Apple Patch Update Fixes 66 CVEs

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Security experts are urging Apple users to get patching after the firm released seven updates addressing 66 vulnerabilities in iOS, macOS and other products.

Apple famously doesn’t say if any of the bugs it is fixing are being actively exploited in the wild, but “the consequences of not applying these updates could prove costly in the months to come”, according to TippingPoint’s Zero Day Initiative (ZDI), which found a third of the software flaws.

Many should be considered critical as they allow remote code execution (RCE), the firm said in a blog post.

The macOS Sierra 10.12.5 update covers 37 CVEs including several kernel-related issues, some of which are sandbox escapes.

Meanwhile, iOS 10.3.2 fixes 41 vulnerabilities including multiple fixes for WebKit, the most severe of which “could allow the processing of maliciously crafted web content to allow arbitrary code execution”, ZDI said.

There’s also an update to the certificate trust policy in there which fixes a validation issue in the handling of untrusted certs.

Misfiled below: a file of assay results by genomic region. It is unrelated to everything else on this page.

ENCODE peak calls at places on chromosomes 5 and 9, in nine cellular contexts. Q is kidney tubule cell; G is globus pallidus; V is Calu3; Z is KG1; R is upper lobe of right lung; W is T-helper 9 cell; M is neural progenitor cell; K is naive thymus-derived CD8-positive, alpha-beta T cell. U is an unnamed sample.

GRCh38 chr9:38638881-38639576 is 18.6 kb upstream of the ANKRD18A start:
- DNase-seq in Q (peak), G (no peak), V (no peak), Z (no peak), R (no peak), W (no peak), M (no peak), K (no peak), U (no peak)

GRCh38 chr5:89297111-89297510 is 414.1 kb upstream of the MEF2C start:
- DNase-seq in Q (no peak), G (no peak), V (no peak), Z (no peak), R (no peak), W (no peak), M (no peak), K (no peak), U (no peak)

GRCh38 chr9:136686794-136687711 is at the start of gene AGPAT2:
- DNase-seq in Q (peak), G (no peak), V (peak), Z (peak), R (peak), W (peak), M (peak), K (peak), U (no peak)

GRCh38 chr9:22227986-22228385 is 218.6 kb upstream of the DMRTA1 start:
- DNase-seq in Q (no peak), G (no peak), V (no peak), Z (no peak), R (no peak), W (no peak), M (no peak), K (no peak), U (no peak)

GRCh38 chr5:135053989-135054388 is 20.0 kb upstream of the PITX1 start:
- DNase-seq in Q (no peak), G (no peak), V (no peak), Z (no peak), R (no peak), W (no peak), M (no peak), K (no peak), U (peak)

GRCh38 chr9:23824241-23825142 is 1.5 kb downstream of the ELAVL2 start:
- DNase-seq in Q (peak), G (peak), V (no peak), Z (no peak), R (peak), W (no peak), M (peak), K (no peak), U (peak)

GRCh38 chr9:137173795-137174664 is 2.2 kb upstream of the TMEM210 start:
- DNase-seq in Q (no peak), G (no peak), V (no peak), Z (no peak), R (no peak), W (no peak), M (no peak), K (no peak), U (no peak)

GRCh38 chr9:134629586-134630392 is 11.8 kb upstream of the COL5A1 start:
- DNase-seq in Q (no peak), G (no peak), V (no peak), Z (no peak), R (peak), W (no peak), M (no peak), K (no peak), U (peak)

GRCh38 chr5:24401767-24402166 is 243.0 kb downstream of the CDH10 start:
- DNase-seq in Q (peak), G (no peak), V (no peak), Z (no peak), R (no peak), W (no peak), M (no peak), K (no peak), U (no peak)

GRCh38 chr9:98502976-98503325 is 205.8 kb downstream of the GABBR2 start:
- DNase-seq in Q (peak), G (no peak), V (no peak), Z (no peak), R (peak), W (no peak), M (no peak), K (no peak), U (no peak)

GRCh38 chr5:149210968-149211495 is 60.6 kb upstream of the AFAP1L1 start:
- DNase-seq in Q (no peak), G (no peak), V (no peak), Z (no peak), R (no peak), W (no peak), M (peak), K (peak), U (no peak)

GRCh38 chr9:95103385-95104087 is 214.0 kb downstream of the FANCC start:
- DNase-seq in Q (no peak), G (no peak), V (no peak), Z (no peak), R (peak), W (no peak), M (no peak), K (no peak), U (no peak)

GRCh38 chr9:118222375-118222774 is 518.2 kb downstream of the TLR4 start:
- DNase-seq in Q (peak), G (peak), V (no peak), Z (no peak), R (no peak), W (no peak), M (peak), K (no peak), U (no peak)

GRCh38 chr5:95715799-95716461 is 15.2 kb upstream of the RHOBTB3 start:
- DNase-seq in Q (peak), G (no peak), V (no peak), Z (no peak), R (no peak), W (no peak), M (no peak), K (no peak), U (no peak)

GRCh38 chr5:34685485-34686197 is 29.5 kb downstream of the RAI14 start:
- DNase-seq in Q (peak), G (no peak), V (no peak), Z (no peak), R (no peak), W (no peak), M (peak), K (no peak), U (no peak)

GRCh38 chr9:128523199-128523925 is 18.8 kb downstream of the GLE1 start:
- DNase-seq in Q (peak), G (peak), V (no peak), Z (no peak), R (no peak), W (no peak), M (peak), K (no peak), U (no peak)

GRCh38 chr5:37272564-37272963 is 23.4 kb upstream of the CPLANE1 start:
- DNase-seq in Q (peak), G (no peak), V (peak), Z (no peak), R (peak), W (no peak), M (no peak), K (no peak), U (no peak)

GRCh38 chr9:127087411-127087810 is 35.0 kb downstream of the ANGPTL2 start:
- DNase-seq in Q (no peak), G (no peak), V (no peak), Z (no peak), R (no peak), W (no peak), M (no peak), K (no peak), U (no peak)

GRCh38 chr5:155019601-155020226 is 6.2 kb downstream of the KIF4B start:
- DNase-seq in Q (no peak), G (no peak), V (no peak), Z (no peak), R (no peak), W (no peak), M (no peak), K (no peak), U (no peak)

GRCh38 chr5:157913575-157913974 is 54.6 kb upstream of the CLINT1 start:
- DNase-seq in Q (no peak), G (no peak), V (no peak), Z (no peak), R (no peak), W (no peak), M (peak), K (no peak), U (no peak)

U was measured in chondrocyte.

In addition, there are updates to watchOS and tvOS, which are shared with the iOS and/or macOS updates, the latter also sharing with the Safari update.

Safari 10.1.1 fixes 26 bugs including the WebKit RCE issue, and iCloud for Windows 6.2.1 fixes a WebKit arbitrary code execution bug, as does iTunes 12.6.1 for Windows.

According to ZDI, the update round addresses the majority of issues disclosed at the Pwn2Own contest earlier this year.

The updates come at a bad time for administrators given the critical WannaCry ransomware blitz that submerged many organizations over the weekend.

If nothing else, the past few days have shown that comprehensive patch management systems are a must for modern organizations.

However, it’s not always as simple as patching straightaway, according to Trend Micro VP of cloud research, Mark Nunnikhoven.

“Patches can change the landscape rendering critical business applications unusable until they too can be patched. This cycle is why most businesses stick to traditional practices of testing patches, which significantly delays their deployment. Investing in automated testing to reduce deployment time is expensive and a difficult cost to justify given the long list of areas that need attention within the IT infrastructure,” he explained.

“This unrelenting river of patches makes it difficult for organizations to truly evaluate the risks and challenges of deploying critical security patches.”

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